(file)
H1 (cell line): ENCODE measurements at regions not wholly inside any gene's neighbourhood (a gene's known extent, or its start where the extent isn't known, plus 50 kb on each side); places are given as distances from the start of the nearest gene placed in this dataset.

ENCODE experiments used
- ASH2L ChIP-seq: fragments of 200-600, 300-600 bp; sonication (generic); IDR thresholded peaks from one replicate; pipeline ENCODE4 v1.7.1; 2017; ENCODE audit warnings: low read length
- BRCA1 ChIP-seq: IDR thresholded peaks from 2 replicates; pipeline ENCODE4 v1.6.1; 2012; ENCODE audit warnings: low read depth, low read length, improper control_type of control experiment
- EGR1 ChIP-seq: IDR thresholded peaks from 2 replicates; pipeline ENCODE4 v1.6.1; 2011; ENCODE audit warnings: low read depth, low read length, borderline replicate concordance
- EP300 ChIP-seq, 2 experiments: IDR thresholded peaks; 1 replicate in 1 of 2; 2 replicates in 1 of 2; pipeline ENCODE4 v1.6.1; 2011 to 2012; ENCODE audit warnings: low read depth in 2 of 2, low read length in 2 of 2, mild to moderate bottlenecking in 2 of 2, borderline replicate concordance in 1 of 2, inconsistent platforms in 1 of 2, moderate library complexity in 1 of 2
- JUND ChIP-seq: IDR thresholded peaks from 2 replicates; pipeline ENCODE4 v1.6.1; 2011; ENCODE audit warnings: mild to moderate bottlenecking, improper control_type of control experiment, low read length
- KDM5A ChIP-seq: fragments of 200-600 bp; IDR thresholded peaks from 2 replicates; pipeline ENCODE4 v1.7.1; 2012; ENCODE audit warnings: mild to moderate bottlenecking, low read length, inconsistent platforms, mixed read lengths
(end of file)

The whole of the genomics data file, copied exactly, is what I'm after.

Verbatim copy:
H1 (cell line): ENCODE measurements at regions not wholly inside any gene's neighbourhood (a gene's known extent, or its start where the extent isn't known, plus 50 kb on each side); places are given as distances from the start of the nearest gene placed in this dataset.

ENCODE experiments used
- ASH2L ChIP-seq: fragments of 200-600, 300-600 bp; sonication (generic); IDR thresholded peaks from one replicate; pipeline ENCODE4 v1.7.1; 2017; ENCODE audit warnings: low read length
- BRCA1 ChIP-seq: IDR thresholded peaks from 2 replicates; pipeline ENCODE4 v1.6.1; 2012; ENCODE audit warnings: low read depth, low read length, improper control_type of control experiment
- EGR1 ChIP-seq: IDR thresholded peaks from 2 replicates; pipeline ENCODE4 v1.6.1; 2011; ENCODE audit warnings: low read depth, low read length, borderline replicate concordance
- EP300 ChIP-seq, 2 experiments: IDR thresholded peaks; 1 replicate in 1 of 2; 2 replicates in 1 of 2; pipeline ENCODE4 v1.6.1; 2011 to 2012; ENCODE audit warnings: low read depth in 2 of 2, low read length in 2 of 2, mild to moderate bottlenecking in 2 of 2, borderline replicate concordance in 1 of 2, inconsistent platforms in 1 of 2, moderate library complexity in 1 of 2
- JUND ChIP-seq: IDR thresholded peaks from 2 replicates; pipeline ENCODE4 v1.6.1; 2011; ENCODE audit warnings: mild to moderate bottlenecking, improper control_type of control experiment, low read length
- KDM5A ChIP-seq: fragments of 200-600 bp; IDR thresholded peaks from 2 replicates; pipeline ENCODE4 v1.7.1; 2012; ENCODE audit warnings: mild to moderate bottlenecking, low read length, inconsistent platforms, mixed read lengths